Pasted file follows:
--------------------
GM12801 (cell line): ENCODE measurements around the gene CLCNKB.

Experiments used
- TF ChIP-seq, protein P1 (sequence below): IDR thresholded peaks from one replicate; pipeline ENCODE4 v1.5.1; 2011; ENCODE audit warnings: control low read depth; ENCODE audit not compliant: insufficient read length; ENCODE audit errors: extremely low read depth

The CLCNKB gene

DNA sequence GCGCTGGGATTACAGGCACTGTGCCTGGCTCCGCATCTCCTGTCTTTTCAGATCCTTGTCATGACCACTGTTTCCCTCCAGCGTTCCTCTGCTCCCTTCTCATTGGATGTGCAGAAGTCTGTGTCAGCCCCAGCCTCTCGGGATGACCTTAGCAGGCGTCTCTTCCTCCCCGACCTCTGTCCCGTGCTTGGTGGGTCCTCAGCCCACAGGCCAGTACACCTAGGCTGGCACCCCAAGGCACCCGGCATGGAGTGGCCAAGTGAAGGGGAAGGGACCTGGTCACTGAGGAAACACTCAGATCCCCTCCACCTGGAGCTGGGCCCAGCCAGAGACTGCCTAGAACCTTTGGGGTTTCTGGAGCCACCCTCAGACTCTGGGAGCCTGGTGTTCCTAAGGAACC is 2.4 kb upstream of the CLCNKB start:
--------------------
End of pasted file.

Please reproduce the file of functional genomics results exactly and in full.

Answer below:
GM12801 (cell line): ENCODE measurements around the gene CLCNKB.

Experiments used
- TF ChIP-seq, protein P1 (sequence below): IDR thresholded peaks from one replicate; pipeline ENCODE4 v1.5.1; 2011; ENCODE audit warnings: control low read depth; ENCODE audit not compliant: insufficient read length; ENCODE audit errors: extremely low read depth

The CLCNKB gene

DNA sequence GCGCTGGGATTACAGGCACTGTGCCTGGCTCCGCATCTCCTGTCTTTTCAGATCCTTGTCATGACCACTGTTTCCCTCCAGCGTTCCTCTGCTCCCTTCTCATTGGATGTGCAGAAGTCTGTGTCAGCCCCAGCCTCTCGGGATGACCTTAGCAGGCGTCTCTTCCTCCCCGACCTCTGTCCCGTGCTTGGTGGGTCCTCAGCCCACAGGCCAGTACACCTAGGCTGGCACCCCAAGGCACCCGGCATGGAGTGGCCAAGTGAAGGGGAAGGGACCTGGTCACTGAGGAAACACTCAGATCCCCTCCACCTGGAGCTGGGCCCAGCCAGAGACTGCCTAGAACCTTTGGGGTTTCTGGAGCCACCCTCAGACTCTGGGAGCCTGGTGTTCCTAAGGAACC is 2.4 kb upstream of the CLCNKB start: